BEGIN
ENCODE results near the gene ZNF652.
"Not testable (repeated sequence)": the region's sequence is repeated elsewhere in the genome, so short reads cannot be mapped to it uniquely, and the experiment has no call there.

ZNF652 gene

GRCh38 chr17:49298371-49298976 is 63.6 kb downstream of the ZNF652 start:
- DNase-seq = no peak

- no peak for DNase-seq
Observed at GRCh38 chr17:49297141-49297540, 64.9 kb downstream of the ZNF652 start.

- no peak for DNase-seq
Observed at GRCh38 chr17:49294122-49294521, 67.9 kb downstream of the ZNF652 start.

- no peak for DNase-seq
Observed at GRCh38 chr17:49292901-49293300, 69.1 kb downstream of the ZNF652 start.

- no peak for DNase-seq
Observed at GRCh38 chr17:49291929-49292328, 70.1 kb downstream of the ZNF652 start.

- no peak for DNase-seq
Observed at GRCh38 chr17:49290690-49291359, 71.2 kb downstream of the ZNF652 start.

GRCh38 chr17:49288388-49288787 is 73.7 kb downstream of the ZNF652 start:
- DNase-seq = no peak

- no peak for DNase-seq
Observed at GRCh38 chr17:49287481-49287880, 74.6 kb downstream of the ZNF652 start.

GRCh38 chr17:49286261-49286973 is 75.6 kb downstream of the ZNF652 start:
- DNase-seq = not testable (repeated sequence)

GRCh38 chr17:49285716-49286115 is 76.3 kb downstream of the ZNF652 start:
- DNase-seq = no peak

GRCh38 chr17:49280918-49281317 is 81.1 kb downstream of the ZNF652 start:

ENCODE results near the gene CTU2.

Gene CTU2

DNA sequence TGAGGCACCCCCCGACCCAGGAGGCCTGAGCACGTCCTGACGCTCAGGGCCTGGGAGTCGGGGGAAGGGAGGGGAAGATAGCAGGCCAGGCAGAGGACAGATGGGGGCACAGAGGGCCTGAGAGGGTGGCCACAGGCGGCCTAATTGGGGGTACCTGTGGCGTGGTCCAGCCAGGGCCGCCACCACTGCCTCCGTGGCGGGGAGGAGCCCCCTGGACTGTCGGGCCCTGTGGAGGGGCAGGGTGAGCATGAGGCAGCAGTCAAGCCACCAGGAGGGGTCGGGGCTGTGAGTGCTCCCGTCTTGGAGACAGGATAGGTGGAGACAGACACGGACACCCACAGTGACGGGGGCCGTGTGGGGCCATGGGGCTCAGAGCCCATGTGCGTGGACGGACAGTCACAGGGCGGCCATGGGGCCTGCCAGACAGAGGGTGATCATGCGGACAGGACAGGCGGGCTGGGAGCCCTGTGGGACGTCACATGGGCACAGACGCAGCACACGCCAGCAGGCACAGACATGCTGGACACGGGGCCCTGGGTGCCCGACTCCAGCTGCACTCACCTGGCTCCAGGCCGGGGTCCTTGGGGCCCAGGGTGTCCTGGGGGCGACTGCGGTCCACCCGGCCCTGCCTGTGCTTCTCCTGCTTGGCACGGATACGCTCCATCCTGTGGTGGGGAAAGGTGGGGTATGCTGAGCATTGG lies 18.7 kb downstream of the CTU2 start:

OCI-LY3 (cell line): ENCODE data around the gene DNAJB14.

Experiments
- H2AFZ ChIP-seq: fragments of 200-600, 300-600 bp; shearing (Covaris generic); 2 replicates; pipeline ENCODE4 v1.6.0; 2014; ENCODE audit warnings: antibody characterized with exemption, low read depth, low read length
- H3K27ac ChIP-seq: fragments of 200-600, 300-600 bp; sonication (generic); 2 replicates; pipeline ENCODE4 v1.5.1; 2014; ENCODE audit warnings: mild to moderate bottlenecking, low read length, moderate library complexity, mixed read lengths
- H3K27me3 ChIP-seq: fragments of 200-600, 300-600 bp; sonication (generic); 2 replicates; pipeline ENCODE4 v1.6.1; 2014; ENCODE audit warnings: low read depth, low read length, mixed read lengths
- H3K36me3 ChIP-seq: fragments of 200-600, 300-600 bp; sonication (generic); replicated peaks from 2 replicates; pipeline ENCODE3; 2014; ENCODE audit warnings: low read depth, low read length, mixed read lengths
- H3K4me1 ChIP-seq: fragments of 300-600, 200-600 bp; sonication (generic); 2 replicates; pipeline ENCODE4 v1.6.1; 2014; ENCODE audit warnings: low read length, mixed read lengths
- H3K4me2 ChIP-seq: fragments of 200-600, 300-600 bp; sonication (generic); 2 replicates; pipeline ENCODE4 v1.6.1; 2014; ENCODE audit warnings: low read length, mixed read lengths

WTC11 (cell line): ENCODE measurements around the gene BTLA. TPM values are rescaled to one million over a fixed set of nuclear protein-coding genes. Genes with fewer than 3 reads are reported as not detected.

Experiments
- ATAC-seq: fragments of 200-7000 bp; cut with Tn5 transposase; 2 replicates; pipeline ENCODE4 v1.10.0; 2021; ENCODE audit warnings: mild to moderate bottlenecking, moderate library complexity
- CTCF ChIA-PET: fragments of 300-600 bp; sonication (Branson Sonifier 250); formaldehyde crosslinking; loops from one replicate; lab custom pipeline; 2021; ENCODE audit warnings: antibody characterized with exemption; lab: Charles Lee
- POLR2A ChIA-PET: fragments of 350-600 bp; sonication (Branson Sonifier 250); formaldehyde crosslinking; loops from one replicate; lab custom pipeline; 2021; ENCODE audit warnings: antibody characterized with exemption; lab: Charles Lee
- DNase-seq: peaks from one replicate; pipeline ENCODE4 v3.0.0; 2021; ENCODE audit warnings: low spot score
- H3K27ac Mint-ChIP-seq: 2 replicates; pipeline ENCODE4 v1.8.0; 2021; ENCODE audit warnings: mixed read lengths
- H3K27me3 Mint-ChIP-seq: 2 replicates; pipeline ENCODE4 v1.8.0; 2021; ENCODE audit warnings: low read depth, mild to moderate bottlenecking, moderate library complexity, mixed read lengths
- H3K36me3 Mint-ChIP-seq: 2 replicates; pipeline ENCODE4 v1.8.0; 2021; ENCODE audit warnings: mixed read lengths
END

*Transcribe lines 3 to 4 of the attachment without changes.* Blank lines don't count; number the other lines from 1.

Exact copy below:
ZNF652 gene

GRCh38 chr17:49298371-49298976 is 63.6 kb downstream of the ZNF652 start: